During the life of any government-sponsored program, elected officials are presented with ideal opportunities where circumstances align to change direction for the better … or at least, to avoid the worst. This seems especially true with federally-backed financial institutions. What if, for example, politicians had not rushed to expand deposit insurance – a move which, according to a Congressionally chartered blue-ribbon panel, was “at the heart” of the billions in taxpayer liabilities incurred from cleaning up the Savings and Loan crisis of the 1980s? Or, what if NTU’s warnings to Congress for roughly two decades about the dire need to untangle Fannie Mae and Freddie Mac from federal purse strings were heeded instead of ignored?
So it is with the Senate’s impending July 20 “deadline” to decide on whether to confirm for another term Export-Import Bank President and CEO Fred Hochberg. According to news accounts, the Senate’s failure to act on this as well as the expiring terms of two other Ex-Im officials would deprive the institution of the quorum needed to issue more loans and guarantees. Now the Ex-Im posts are part of a larger controversy over whether Senate Majority Leader Harry Reid (D-NV) will exercise the so-called nuclear option on several pending confirmations.
From a practical standpoint, taxpayers must be wondering why Washington can only seem to get worked up when one of its creations might be prevented from doling out more rather than less money. Where is the sense of urgency, for instance, in permanently filling the positions of Inspectors General at major agencies, some of which have remained in limbo for years?
But as we have argued before, even from a pure policy perspective it would be a mistake for the full Senate to green-light Hochberg’s reconfirmation the way the Senate Banking Committee already has. For one, important warnings about Ex-Im’s risk management have been coming in a steady stream from Ex-Im’s Inspector General, the Government Accountability Office, and other entities. And that could mean trouble down the road for taxpayers.
Beyond safety and soundness considerations, however, there’s the enduring question of Ex-Im’s crony capitalist behavior. Aside from making bad bets on companies like Solyndra, Ex-Im’s “safer” wagers on big businesses like General Electric and Boeing ought to raise eyebrows as well. The collateral damage caused to other parts of the economy from this game of picking winners and losers is considerable. For example, the Bank’s largesse allows Boeing to sell its planes at cut-throat rates and with preferable terms to foreign carriers, which creates a severe disadvantage for U.S. airlines.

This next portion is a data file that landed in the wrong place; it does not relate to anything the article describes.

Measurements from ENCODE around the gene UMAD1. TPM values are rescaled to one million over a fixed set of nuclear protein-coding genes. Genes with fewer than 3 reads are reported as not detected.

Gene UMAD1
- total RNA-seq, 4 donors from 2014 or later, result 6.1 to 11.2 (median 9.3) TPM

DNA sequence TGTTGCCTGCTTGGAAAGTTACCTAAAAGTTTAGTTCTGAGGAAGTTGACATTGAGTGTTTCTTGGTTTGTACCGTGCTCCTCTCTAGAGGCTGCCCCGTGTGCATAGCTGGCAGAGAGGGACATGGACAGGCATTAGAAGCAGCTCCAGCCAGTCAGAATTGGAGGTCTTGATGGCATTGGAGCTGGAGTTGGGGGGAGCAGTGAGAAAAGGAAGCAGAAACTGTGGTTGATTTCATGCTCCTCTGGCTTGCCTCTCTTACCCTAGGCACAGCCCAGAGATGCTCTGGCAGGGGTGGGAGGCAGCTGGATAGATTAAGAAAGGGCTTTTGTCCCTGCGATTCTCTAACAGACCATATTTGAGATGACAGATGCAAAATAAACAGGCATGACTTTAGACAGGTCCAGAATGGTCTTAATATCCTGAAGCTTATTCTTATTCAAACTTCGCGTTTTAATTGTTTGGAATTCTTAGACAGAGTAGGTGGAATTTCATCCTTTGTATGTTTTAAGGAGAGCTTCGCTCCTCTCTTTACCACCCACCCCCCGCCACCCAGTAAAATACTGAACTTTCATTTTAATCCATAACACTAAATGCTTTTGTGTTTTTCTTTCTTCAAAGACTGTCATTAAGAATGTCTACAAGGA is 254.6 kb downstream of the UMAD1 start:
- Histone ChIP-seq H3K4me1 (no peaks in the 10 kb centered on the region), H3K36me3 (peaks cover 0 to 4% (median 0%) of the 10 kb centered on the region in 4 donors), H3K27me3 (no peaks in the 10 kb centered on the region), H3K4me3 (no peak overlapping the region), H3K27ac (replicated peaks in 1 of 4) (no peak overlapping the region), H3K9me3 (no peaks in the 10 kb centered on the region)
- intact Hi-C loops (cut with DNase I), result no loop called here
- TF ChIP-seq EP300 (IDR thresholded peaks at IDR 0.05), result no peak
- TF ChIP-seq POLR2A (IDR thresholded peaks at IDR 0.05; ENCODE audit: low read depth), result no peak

Hochberg has not done a great deal to address these legitimate concerns, despite the fact that Congress raised them just recently when it reauthorized the Bank. As The Wall Street Journal put it in a June 27 editorial (subscription required):
Ex-Im promised stress testing but has produced no results. Mr. Hochberg resisted a chief risk officer until this month—and only under pressure from a House hearing. He has rejected portfolio limits that are de rigeur at serious financial institutions, as well as calls to empower his board. Ex-Im is also quick-marching toward its new cap, adding $10 billion in new lending in the last year.
Nor do the conditions attached to last year’s Ex-Im reauthorization – i.e., that the Treasury engage in more efforts to reduce export subsidies with trading partners – appear to be significantly slowing that “quick march.”
In essence, the few positive steps to which Hochberg has acceded, and the near-begrudging manner his leadership has conveyed in taking them, do not bode well for the imperative changes that Ex-Im reformers seek. Indeed, NTU has argued that the wisest possible course would be an orderly wind-down of the entire operation, such as that provided in the Export-Import Bank Termination Act.
Nomination fights are not normally the best venue for effecting an urgently-needed overhaul (or termination) of a program, but the federal government has inched itself further into a corner by passing up other opportunities to meaningfully hold Hochberg and Ex-Im accountable. A prudent pause in this reconfirmation process may therefore be the best hope for getting out of that corner and putting Ex-Im’s problems back into the center of the public square, where they can be properly debated.